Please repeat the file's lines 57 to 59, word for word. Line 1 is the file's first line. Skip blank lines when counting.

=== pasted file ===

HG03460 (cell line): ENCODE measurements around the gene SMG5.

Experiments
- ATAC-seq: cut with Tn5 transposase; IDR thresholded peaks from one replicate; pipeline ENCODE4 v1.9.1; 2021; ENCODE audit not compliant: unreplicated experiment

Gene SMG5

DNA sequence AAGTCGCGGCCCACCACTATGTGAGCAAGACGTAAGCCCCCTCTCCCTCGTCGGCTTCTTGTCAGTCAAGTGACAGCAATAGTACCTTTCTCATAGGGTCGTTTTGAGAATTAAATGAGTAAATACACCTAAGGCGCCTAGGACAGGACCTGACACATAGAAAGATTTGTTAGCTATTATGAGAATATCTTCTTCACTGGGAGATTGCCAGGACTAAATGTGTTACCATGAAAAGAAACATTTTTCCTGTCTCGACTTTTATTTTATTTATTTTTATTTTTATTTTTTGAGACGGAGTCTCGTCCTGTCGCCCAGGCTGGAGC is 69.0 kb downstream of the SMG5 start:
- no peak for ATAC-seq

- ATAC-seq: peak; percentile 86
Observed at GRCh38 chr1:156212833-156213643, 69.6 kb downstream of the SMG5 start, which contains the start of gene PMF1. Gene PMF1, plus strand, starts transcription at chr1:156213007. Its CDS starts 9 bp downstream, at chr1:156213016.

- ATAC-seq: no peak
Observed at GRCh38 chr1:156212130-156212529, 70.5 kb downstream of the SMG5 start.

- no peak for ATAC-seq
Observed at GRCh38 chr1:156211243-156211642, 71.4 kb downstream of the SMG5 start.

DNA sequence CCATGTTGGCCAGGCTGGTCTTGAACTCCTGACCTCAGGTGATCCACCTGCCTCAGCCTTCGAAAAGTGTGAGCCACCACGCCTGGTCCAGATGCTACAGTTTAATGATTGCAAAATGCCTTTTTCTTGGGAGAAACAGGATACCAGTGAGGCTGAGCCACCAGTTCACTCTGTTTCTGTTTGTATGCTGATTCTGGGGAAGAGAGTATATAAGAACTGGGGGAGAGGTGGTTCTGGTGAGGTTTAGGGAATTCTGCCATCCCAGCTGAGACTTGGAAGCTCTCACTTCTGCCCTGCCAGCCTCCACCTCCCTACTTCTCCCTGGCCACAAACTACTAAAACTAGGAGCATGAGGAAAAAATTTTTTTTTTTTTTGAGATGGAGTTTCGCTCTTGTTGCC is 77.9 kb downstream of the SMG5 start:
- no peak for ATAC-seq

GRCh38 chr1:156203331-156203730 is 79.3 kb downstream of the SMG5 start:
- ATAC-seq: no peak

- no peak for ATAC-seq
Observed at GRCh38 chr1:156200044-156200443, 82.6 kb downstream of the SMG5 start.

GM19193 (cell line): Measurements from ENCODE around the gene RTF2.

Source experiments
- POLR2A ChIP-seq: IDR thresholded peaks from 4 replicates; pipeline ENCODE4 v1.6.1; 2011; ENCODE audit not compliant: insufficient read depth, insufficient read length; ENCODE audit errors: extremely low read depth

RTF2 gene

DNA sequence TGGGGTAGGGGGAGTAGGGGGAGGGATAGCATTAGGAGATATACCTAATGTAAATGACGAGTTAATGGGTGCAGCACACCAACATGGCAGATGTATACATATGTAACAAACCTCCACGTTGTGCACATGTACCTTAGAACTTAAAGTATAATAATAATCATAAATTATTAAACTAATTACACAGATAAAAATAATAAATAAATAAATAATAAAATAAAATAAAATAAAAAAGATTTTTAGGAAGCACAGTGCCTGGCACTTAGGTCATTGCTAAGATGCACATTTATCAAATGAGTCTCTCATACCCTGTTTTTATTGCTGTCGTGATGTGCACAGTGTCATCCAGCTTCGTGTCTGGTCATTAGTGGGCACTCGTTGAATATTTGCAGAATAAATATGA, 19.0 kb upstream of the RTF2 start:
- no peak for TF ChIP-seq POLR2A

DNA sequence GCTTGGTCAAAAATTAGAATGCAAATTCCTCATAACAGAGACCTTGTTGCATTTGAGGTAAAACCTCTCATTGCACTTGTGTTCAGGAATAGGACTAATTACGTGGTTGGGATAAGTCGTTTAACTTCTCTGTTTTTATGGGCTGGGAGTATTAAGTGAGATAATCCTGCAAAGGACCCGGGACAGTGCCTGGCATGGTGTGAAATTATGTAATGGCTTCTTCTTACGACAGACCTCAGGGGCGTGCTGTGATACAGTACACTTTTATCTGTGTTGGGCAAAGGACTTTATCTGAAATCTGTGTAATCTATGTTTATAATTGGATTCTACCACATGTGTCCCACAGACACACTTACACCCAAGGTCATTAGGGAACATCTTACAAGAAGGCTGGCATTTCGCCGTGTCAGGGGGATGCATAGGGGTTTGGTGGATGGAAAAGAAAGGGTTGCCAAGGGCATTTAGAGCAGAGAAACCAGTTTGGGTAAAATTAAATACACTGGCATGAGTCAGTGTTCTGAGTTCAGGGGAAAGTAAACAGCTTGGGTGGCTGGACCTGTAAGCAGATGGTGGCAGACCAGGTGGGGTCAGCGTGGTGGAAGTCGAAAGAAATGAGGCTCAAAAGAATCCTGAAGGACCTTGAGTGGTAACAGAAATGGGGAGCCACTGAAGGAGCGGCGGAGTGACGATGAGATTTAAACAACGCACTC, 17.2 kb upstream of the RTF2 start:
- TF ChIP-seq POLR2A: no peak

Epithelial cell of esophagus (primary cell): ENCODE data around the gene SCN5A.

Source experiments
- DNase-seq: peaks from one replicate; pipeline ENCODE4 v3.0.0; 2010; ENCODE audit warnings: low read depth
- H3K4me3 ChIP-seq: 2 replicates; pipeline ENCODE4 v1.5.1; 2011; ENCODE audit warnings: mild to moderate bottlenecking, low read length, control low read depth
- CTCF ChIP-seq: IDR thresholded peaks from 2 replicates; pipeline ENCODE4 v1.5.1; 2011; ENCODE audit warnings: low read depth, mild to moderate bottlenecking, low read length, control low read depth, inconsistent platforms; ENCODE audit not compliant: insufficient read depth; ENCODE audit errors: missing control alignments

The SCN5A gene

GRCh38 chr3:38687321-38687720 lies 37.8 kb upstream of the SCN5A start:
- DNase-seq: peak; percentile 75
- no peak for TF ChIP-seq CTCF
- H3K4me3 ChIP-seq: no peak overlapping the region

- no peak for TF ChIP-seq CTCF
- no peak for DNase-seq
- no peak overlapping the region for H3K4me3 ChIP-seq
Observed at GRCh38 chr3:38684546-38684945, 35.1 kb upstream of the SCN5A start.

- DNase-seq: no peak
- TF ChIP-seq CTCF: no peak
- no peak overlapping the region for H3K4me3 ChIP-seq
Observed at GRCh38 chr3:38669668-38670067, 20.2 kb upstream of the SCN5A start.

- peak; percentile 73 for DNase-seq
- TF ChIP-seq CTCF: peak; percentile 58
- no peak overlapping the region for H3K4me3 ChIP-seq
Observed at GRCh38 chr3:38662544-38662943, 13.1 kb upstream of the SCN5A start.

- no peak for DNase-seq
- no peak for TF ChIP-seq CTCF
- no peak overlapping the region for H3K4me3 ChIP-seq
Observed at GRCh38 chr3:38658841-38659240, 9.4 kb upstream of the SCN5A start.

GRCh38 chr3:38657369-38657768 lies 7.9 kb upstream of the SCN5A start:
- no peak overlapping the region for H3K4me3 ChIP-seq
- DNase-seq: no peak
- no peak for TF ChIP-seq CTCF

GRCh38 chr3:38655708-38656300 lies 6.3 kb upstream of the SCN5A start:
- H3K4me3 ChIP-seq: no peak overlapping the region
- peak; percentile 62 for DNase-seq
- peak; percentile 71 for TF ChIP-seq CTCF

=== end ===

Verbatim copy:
GRCh38 chr3:38655708-38656300 lies 6.3 kb upstream of the SCN5A start:
- H3K4me3 ChIP-seq: no peak overlapping the region
- peak; percentile 62 for DNase-seq